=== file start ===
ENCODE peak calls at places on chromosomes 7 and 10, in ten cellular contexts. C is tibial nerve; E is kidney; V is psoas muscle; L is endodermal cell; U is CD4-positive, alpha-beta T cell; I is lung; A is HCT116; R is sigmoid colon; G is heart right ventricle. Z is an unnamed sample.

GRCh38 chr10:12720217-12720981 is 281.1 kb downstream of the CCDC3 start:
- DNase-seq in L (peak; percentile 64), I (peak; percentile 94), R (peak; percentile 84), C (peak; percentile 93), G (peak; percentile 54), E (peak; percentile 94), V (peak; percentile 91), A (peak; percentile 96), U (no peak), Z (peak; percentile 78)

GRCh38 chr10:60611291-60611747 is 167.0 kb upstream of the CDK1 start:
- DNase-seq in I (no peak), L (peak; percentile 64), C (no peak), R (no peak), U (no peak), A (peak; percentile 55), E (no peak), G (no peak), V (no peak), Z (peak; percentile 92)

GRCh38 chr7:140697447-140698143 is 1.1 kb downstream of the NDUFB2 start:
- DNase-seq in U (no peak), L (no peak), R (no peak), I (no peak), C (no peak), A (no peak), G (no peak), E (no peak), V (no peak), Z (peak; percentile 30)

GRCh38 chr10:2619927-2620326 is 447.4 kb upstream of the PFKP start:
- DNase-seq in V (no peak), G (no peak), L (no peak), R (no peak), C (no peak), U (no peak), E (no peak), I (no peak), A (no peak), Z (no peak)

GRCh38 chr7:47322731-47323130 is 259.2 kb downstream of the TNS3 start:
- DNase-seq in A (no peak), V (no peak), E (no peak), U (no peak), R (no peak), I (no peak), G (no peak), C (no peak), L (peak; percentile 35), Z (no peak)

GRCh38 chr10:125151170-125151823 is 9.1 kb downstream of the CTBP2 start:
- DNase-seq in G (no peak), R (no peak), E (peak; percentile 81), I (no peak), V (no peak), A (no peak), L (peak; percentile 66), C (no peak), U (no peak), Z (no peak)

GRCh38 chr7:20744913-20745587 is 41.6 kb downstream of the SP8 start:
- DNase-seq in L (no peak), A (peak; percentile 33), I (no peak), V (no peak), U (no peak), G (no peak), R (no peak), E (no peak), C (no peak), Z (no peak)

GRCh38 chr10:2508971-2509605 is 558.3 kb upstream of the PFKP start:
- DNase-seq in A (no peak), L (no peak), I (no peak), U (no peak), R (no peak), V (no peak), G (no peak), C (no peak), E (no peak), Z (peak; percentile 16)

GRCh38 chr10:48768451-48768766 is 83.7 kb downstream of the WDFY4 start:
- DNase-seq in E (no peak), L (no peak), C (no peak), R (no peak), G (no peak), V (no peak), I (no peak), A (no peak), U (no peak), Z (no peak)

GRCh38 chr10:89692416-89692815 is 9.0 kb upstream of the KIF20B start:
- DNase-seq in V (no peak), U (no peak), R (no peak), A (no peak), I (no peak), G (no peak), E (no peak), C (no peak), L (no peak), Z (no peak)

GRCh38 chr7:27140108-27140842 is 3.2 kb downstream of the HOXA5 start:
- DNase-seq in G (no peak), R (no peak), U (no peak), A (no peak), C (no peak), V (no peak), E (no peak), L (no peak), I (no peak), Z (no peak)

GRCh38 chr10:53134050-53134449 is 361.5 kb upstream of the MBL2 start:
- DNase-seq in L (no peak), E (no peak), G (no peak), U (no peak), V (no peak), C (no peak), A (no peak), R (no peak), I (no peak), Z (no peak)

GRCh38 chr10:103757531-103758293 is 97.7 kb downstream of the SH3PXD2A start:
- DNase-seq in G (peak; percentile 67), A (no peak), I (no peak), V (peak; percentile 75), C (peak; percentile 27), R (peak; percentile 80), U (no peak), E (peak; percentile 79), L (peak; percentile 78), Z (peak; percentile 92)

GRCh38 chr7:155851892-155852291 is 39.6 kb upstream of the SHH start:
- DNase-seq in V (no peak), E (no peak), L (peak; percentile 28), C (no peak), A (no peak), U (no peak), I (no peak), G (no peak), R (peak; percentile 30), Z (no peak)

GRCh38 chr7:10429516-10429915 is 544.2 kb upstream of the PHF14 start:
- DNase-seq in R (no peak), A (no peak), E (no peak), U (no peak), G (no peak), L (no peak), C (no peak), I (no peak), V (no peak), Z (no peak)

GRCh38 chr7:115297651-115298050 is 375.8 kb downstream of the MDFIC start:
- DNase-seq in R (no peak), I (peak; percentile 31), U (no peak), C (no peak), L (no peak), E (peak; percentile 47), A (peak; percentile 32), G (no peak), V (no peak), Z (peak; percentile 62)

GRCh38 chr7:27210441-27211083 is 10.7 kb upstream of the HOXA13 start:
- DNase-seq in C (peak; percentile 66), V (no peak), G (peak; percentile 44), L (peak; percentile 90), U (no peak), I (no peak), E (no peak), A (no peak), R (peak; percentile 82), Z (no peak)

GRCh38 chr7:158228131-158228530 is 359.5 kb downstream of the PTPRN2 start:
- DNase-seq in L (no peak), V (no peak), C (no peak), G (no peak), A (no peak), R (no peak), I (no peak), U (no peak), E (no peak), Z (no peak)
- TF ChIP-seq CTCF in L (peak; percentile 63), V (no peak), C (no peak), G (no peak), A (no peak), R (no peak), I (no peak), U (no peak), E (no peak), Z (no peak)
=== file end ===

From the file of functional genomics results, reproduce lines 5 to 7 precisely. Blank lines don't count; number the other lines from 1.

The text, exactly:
- DNase-seq in I (no peak), L (peak; percentile 64), C (no peak), R (no peak), U (no peak), A (peak; percentile 55), E (no peak), G (no peak), V (no peak), Z (peak; percentile 92)

GRCh38 chr7:140697447-140698143 is 1.1 kb downstream of the NDUFB2 start:
- DNase-seq in U (no peak), L (no peak), R (no peak), I (no peak), C (no peak), A (no peak), G (no peak), E (no peak), V (no peak), Z (peak; percentile 30)